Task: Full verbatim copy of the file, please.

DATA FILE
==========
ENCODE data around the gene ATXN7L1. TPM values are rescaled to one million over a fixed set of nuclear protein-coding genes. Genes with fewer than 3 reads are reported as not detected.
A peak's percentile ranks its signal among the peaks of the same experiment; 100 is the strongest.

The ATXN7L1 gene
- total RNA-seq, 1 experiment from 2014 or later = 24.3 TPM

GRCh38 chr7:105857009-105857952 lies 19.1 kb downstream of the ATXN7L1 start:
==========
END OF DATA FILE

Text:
ENCODE data around the gene ATXN7L1. TPM values are rescaled to one million over a fixed set of nuclear protein-coding genes. Genes with fewer than 3 reads are reported as not detected.
A peak's percentile ranks its signal among the peaks of the same experiment; 100 is the strongest.

The ATXN7L1 gene
- total RNA-seq, 1 experiment from 2014 or later = 24.3 TPM

GRCh38 chr7:105857009-105857952 lies 19.1 kb downstream of the ATXN7L1 start: